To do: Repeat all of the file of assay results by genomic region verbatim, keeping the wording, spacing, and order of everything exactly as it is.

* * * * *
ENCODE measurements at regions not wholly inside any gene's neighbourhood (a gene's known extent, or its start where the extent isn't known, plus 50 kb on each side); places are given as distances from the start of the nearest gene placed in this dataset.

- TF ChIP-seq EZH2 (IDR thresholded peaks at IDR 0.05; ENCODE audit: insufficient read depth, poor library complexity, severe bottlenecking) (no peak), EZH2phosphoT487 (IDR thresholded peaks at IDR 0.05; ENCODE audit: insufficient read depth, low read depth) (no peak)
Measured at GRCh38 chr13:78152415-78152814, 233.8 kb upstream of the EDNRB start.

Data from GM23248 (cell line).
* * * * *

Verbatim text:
ENCODE measurements at regions not wholly inside any gene's neighbourhood (a gene's known extent, or its start where the extent isn't known, plus 50 kb on each side); places are given as distances from the start of the nearest gene placed in this dataset.

- TF ChIP-seq EZH2 (IDR thresholded peaks at IDR 0.05; ENCODE audit: insufficient read depth, poor library complexity, severe bottlenecking) (no peak), EZH2phosphoT487 (IDR thresholded peaks at IDR 0.05; ENCODE audit: insufficient read depth, low read depth) (no peak)
Measured at GRCh38 chr13:78152415-78152814, 233.8 kb upstream of the EDNRB start.

Data from GM23248 (cell line).